Marketing and the Supply Chain

Supply chain professionals have had their hands full of issues since March 2020 when Covid hit full force. Supply chain has dealt with among other things: market and transportation variability, shortage of capacity in both transportation and warehousing, unexpectedly high-rate variability. and just for fun some spectacular cost increases. Just some of the major issues Supply Chain has dealt with.

But feel empathy for the Marketing and pricing people in your organization who have the conflicting priorities of increasing business for the firm while making an increasing profit. Supply Chain issues have thrown a number of curve balls to their work. Periodicals focusing on the supply chain have been focused on the supply chain issues but I am not seeing much written on how this is affecting the rest of the organization, besides busting the CEO and CFO budgets for the year. But the supply chain bumpy ride also needs to be viewed holistically. Here we will look at one aspect of this, the marketing process dealing with the supply chain.

Customers want stable and low-cost pricing. While Supply Chain is not the only thing making this impossible it is a major contributing component to making prices are not stable nor low.

Marketing and pricing personnel incentives are to grow the business and increase the margin. So what options are open to them in a chirpy environment. What maybe “right” for one set of suppliers and customers may not work in a different situation. Some options:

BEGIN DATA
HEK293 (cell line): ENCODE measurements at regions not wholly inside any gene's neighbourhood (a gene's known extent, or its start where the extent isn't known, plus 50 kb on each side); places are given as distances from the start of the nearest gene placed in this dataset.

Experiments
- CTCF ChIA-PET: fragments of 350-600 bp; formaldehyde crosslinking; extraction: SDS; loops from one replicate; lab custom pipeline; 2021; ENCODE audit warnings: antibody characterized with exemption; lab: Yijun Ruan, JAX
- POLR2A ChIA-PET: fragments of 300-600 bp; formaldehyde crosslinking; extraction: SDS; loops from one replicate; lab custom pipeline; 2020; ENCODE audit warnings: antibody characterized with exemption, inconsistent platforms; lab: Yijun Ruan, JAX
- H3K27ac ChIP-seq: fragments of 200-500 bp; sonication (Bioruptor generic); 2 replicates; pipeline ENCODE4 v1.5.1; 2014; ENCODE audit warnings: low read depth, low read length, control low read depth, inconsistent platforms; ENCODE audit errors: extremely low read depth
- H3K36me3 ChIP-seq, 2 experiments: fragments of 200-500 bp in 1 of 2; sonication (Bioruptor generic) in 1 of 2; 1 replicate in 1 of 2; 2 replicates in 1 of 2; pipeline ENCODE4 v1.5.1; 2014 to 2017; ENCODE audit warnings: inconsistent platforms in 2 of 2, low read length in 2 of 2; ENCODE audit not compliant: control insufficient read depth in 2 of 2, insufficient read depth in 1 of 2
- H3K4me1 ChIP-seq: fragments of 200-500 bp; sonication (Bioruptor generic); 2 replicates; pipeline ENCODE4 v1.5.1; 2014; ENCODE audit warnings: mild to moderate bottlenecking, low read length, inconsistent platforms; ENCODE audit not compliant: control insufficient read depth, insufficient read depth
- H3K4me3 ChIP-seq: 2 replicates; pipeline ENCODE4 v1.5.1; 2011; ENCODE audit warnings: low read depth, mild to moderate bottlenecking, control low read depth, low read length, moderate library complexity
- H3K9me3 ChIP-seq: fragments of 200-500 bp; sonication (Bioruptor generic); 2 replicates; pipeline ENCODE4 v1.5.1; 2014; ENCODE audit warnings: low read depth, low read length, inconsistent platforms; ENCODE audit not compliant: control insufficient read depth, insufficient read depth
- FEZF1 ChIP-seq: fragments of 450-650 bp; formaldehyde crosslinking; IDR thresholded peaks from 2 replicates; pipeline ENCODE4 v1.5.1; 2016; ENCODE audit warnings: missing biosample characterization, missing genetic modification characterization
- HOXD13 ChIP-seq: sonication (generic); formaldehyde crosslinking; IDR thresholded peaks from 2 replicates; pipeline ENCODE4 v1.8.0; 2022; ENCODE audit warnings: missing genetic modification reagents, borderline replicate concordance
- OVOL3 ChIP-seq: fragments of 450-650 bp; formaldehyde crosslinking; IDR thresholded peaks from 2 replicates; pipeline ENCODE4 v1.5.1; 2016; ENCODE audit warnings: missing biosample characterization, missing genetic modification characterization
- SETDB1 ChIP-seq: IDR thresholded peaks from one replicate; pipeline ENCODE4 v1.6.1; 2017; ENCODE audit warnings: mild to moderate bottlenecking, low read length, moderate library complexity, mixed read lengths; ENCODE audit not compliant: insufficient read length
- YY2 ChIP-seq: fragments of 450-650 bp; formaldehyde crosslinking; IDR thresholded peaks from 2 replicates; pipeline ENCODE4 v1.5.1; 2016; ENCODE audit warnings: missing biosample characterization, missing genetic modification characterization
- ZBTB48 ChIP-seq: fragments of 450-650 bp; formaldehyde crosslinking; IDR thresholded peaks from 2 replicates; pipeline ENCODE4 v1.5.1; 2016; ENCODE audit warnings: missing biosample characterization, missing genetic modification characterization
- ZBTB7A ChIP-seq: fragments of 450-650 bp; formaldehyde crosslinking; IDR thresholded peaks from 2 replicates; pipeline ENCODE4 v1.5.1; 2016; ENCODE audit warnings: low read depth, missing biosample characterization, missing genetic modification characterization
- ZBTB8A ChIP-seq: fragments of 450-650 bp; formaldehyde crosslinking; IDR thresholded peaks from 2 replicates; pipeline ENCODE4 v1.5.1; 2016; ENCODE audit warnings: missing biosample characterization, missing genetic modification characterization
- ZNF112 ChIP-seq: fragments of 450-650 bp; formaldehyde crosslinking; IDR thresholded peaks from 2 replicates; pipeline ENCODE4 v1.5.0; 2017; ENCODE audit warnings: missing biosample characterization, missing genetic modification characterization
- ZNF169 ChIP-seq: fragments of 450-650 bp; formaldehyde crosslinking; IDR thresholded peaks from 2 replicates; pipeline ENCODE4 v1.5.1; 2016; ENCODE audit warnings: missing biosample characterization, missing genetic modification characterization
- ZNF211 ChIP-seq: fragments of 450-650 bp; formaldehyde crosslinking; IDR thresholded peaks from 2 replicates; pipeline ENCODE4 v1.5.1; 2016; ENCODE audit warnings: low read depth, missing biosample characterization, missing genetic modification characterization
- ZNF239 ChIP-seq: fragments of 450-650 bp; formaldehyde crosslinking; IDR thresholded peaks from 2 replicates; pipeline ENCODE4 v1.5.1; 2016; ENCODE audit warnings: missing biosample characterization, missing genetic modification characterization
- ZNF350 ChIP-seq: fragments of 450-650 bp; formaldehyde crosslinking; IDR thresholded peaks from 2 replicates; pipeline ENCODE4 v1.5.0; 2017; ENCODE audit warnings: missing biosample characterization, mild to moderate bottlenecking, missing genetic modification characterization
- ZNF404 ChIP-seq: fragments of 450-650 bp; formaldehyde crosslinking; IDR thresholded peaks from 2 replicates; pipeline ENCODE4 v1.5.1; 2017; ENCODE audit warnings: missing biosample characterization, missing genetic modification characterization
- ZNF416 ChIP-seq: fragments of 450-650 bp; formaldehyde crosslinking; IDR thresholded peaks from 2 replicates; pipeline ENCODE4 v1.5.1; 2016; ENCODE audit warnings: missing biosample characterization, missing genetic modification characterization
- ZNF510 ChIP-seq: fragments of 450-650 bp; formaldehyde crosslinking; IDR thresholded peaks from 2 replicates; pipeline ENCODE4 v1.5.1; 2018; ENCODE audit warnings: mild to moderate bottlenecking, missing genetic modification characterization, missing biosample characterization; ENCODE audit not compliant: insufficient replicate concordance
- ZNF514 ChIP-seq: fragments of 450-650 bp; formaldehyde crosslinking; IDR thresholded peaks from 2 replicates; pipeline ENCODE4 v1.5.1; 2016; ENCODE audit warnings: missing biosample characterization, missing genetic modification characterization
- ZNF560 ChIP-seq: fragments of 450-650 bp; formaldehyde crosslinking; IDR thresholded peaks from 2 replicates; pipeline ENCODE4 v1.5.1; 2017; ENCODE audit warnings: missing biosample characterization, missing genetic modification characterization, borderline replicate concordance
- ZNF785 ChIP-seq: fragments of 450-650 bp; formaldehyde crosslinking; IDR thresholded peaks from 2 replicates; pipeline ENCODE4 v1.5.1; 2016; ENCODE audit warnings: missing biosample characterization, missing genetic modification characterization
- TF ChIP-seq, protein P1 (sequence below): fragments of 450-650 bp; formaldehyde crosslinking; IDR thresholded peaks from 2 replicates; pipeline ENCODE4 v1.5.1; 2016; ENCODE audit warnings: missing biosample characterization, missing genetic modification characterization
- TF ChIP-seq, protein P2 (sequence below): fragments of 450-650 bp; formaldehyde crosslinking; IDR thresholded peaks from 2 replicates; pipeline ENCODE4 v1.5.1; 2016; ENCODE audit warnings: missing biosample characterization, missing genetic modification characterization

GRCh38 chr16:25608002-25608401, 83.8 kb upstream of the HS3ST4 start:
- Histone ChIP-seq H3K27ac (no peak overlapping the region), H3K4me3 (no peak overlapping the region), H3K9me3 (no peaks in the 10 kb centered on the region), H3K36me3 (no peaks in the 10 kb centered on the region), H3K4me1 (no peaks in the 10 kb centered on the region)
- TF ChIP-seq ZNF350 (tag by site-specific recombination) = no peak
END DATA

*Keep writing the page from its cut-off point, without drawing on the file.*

1. Ignore the issue and hope for the best. Drawback: This does not help either the organization or its customers. Plus side: Way too easy to implement.
  2. Have variable pricing on every order to reflect the market. Drawback: Organizational complex and information being input may not be perfect. Plus side: Helps to preserve margins.
  3. Have set pricing but for short periods of time. Drawback: Will not perfectly reflect costs. Plus side: Organizationally simpler, preserves some margins and easier on the customer
  4. End providing supply chain services to the customer. See the next paragraph for detail. Drawback; The transportation and supply chain service may a selling point to the customer. Plus: Less variability in costs to worry about, helping to maintain margins

Maybe your “A” customers may have sophisticated supply chain capabilities and may be better cost wise to arrange their own freight. Maybe your B and C customers are not so capable dealing with the supply chain. There are situations where B and C customers contribute significant profit to the firm, and making easy and not to costly to buy from your organization may make marketing sense.

The role of the supply chain people here is to provide Marketing people with a realistic view of the supply chain landscape as its effects the organization and its customers. It is fair and useful, to ask what do their customers want from the organization to understand the market and maybe provide some productive thinking the Marketing people may appreciate.

Ultimately the supply chain’s role is to make the marketing area of the firm successful. Many times, asking the right questions may be the most efficient way to deal with issues.

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